Framing community rules - a guide

hari

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Jan 2, 2006
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hari submitted a new Article:

Framing community rules - a guide

A lot of forums I encounter on the web have a set of generic rules. Mostly these rules have the usual "no spamming - no trolling - no flaming" clauses along with a few more clauses on posting guidelines, signature guidelines and such technical stuff. A lot of admins tend to frame rules which have an innate aggressive tone which tends to repel members rather than get them to understand the nature or culture of the community they are a part of.

Here are my tips on how to frame rules which are fine-tuned to your own community and how to actually use rules as a method to guide your staff on how to deal with community issues rather than come across as a stern, unbending dictatorial boss to your members who read them. Based on my own experience, stock rules are nearly always useless and sometimes have a negative impact on communities.

Tip 1: Don't have rules (initially at least)

It might surprise a lot of admins to know that they don't need rules when they start out a forum with just 1 member - themselves. It's astonishing to see how many newly started out forums have a rules page that incorporates dozens of clauses with a list of things that can get members banned. This is one of the worst things to drive away members. First it's hard enough getting registrations on a new forum with 5 members and 20 odd posts. To make people read this stuff before or after joining is a sure community killer. Most people won't even bother. The typical attitude you project is that you're a admin more for the sake of being a dictator and enjoying power rather than building a community.

New admins who build communities should work on a "mission statement" instead of a rules page. They should try and project what their vision is for the site and what kind of a community they want to build rather than copy-paste a set of generic rules from another well-established community.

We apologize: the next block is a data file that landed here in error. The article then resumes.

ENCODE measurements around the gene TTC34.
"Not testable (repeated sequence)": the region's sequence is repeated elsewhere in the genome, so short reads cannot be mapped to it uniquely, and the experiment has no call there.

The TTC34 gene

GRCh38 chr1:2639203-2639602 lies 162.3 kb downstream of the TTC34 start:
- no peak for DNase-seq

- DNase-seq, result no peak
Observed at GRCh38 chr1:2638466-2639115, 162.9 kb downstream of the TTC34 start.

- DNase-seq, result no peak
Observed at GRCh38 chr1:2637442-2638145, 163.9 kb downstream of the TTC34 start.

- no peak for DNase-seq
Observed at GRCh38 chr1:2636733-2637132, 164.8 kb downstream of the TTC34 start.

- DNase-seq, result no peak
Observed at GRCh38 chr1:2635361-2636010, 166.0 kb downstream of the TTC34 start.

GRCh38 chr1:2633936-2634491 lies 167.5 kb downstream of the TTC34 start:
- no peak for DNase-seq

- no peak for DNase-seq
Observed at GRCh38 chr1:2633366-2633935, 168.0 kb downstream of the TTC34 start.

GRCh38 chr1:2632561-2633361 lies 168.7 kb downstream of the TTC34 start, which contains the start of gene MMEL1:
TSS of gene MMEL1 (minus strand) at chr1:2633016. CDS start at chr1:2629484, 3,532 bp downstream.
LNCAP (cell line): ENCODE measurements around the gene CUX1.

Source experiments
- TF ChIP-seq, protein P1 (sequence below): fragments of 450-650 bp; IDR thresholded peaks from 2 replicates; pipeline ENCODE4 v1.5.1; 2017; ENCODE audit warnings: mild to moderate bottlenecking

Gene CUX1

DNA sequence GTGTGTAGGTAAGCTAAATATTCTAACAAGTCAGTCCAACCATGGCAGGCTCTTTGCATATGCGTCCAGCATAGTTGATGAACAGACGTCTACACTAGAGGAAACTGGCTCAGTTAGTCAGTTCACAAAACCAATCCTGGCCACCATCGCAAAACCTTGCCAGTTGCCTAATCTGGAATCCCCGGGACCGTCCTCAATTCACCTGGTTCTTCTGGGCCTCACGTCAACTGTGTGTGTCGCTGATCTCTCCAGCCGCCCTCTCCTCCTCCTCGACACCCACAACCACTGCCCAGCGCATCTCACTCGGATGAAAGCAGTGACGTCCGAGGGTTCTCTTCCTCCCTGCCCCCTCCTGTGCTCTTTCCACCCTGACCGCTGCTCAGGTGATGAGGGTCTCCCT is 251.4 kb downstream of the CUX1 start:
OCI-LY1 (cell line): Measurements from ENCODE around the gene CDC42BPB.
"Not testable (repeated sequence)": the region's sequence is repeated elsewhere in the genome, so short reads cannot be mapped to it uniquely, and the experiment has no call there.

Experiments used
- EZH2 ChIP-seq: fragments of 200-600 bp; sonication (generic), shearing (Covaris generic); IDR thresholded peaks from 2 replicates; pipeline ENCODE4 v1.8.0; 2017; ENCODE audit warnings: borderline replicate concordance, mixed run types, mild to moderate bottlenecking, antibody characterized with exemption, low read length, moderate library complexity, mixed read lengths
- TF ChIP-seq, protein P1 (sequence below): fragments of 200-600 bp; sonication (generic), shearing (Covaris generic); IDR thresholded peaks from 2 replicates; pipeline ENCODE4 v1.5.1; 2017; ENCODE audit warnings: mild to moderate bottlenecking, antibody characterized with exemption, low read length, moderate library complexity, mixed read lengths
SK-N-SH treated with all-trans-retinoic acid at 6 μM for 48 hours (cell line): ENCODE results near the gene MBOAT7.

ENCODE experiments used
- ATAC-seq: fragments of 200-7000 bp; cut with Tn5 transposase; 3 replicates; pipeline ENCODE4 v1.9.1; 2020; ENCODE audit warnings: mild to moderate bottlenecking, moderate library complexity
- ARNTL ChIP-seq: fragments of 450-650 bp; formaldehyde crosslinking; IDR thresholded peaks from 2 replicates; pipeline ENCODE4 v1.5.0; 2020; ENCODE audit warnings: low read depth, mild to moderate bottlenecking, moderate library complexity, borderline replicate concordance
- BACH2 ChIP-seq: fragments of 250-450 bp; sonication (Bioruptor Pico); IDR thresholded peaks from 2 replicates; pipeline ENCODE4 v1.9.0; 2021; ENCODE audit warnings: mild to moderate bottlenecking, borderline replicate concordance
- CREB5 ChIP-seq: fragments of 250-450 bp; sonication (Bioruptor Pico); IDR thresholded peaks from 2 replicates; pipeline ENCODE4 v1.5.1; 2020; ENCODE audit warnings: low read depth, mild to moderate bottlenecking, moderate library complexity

Tip 2: Perceive your community culture

The biggest reason for conflict on communities is more based on the real difference between the staff's perception of how to enforce rules and the community culture which might be completely different. Your rules might incorporate a lot of things which are completely different from ground realities and if your staff uses that guide to deal with situations that arise on your forum, you're going to find a lot of conflicts occurring and a resulting confusion about what...

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miraga715

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May 28, 2006
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Thanks. I've been looking for this kind of articles for forum rules. This will definately help me out.
 

hari

Tazmanian
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I think I'll have to rewrite my own rules based on this. :p Anyway thanks for the appreciation.
 

dojo

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Apr 27, 2005
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I agree with many thingsm but I think rules need to be set from the first time. I already had some VERY BAD experience because I didn't have well stated rules from the first. Changing rules as the forums grow is not a good idea (as I have found myself). When I register in a forum I need to know what I am allowed and not. Afterwards I could even get mad when the admin would change some of the rules. I had received threats of being sued by some disgruntled members in a forum of mine and I didn't have the rules to cover me. Now I have them set. When I have an issue I just lead them to the rules that are from the start and they agreed with them at the registration. saved a lot of problems,

I have also started some rules on a forum I am taking care if. It was rule-less for 1 year. I had a riot break because of this and managed to calm them in few days, but after a lot of sleepless nights.

Members can be sometimes jerks. Better be covered FROM THE START
 

hari

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dojo, I think an admin shouldn't need rules to enforce discipline in a small community and you don't need to justify every action of yours. Having generic rules can be worse than having none, because they can convey the wrong intention to people and sometimes you admin policy will directly contradict your rule enforcement, particularly in a small community where you will need to be far more lenient at times. That can lead to wrong notions.

My only suggestion is that you write rules when your forum starts getting decent levels of activity and you're able to get a "feel" of what kinds of problems are likely to occur in your community. I am sure you could handle situations without having to use rules when you have a small community with four or five active members and fewer than 20-30 posts a day. Nothing could be so serious in a small, newly started out forum that you need to keep justifying all your decisions by pointing at rules.